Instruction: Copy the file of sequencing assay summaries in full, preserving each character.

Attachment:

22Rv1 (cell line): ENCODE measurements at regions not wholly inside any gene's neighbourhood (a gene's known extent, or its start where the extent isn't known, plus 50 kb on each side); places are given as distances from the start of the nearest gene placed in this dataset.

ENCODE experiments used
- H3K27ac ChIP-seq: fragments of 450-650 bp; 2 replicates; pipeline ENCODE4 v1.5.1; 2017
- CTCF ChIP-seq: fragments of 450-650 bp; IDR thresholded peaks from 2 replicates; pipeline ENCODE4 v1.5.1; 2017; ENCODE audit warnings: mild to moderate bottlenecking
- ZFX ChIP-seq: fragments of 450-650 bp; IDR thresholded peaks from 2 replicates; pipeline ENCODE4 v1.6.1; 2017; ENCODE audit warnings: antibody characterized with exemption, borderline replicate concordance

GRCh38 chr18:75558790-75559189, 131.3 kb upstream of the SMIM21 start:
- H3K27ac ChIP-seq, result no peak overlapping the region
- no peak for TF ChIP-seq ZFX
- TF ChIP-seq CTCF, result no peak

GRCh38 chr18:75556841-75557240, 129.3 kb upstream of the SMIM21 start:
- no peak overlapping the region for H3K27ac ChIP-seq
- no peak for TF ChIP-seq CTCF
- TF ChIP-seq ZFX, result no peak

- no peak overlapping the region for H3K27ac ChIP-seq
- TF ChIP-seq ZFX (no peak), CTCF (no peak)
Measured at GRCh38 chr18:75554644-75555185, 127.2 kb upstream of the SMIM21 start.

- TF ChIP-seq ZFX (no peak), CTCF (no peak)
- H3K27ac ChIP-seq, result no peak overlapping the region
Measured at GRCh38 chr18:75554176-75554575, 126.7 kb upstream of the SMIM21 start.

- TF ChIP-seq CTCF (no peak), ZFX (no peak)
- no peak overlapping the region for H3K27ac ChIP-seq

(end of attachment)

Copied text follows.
22Rv1 (cell line): ENCODE measurements at regions not wholly inside any gene's neighbourhood (a gene's known extent, or its start where the extent isn't known, plus 50 kb on each side); places are given as distances from the start of the nearest gene placed in this dataset.

ENCODE experiments used
- H3K27ac ChIP-seq: fragments of 450-650 bp; 2 replicates; pipeline ENCODE4 v1.5.1; 2017
- CTCF ChIP-seq: fragments of 450-650 bp; IDR thresholded peaks from 2 replicates; pipeline ENCODE4 v1.5.1; 2017; ENCODE audit warnings: mild to moderate bottlenecking
- ZFX ChIP-seq: fragments of 450-650 bp; IDR thresholded peaks from 2 replicates; pipeline ENCODE4 v1.6.1; 2017; ENCODE audit warnings: antibody characterized with exemption, borderline replicate concordance

GRCh38 chr18:75558790-75559189, 131.3 kb upstream of the SMIM21 start:
- H3K27ac ChIP-seq, result no peak overlapping the region
- no peak for TF ChIP-seq ZFX
- TF ChIP-seq CTCF, result no peak

GRCh38 chr18:75556841-75557240, 129.3 kb upstream of the SMIM21 start:
- no peak overlapping the region for H3K27ac ChIP-seq
- no peak for TF ChIP-seq CTCF
- TF ChIP-seq ZFX, result no peak

- no peak overlapping the region for H3K27ac ChIP-seq
- TF ChIP-seq ZFX (no peak), CTCF (no peak)
Measured at GRCh38 chr18:75554644-75555185, 127.2 kb upstream of the SMIM21 start.

- TF ChIP-seq ZFX (no peak), CTCF (no peak)
- H3K27ac ChIP-seq, result no peak overlapping the region
Measured at GRCh38 chr18:75554176-75554575, 126.7 kb upstream of the SMIM21 start.

- TF ChIP-seq CTCF (no peak), ZFX (no peak)
- no peak overlapping the region for H3K27ac ChIP-seq